Then of course comes the Continuing Professional Development work necessary each year. I enjoy my Money Advice Group, reading, researching and attending training courses and am lucky enough to have an employer who recognises the importance of these and funds them for me.
We are professionals and it is good to have a professional qualification we can port – for people who already have the CertMAP, let us all keep pushing for an advanced course.
If you haven’t taken it yet, enrol and enjoy the studying!
Nick Pearson is CEO of The Debt Counsellors and Vice Chair of the IMA:
The IMA Certificate in Money Advice Practice is the “gold standard” qualification for specialist debt advisers. It is a rigorous examination and requires considerable time, knowledge and effort to pass it. The Continuous Professional Development requirements mean that advisers must keep up to date with developments to maintain accreditation. The Debt Counsellors has a policy of only employing staff who have passed the CMAP and have kept up to date with CPD as we think this helps guarantee the highest standards of debt advice to clients.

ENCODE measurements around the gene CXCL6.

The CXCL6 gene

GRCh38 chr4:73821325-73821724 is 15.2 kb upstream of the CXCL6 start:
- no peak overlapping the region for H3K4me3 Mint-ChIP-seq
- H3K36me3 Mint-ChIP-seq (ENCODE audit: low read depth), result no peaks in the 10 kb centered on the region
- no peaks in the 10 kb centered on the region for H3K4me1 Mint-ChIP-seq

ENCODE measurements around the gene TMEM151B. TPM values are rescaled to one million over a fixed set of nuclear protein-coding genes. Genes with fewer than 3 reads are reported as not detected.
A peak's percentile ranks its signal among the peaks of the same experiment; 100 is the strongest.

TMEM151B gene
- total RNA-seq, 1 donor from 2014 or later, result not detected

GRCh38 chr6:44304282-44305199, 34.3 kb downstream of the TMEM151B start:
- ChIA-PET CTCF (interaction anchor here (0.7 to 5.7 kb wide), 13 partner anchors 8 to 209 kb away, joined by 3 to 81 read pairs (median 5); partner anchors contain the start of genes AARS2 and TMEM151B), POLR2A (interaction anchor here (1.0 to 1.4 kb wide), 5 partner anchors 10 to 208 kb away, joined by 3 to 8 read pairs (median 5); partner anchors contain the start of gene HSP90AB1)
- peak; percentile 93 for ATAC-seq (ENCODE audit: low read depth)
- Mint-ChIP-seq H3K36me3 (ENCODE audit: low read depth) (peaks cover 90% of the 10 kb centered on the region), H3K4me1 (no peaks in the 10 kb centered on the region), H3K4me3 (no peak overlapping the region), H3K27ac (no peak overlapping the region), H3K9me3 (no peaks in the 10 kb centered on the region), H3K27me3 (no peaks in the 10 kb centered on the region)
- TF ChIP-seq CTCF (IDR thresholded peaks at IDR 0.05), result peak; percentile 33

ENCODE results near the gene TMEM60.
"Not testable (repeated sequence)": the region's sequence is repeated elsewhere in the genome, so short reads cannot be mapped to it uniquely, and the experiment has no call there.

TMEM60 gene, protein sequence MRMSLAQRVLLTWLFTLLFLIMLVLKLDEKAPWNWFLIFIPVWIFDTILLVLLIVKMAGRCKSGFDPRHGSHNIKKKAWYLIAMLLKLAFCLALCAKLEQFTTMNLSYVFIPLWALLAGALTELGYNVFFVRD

I am an advocate of CMAP being mandatory for anyone giving debt advice to the public and I am certain that it will not be long before the FCA take a similar view.
And finally my comments:
I decided to take the CertMAP because I think giving debt advice is a profession and this is its professional qualification.
I didn’t record how many hours I spent studying, there was a lot more some weeks than others. I wouldn’t expect any practising debt adviser to find much new in the section on priority debts for instance. But some weeks there were chunks I had rarely come across, for example, foreign debts. I did end up feeling the course designers had a bee in their bonnet about Time Orders for secured debts… but no doubt I will be grateful if I ever have a client who needs one!
Even where I knew my way around a topic, it was often interesting to step back, view the subject as a whole and reflect. Good debt advice is as much about the way it is delivered as it is about getting the facts right.
The format of the exam was all short answers, bullet point answers were fine, no need to write masses. No essays, no multiple choice. There were plenty of old papers to work through and that’s what I did in the last week. 95% of the questions were covered in the course, or the listed reading material somewhere, the exceptions being a couple on benefits thrown in to keep us on our toes!
I did a couple of papers with no time limits, looking up a lot. Then I went back through and chopped back the answers to what I could hope to write in the time available – no point in writing paragraphs for a question with only 1 mark allocated. Then I did several other papers in timed conditions. There is a lot to get through in two hours, so I was glad I had prepared thoroughly in the last week.
Like the others, I would encourage all debt advisors to take it!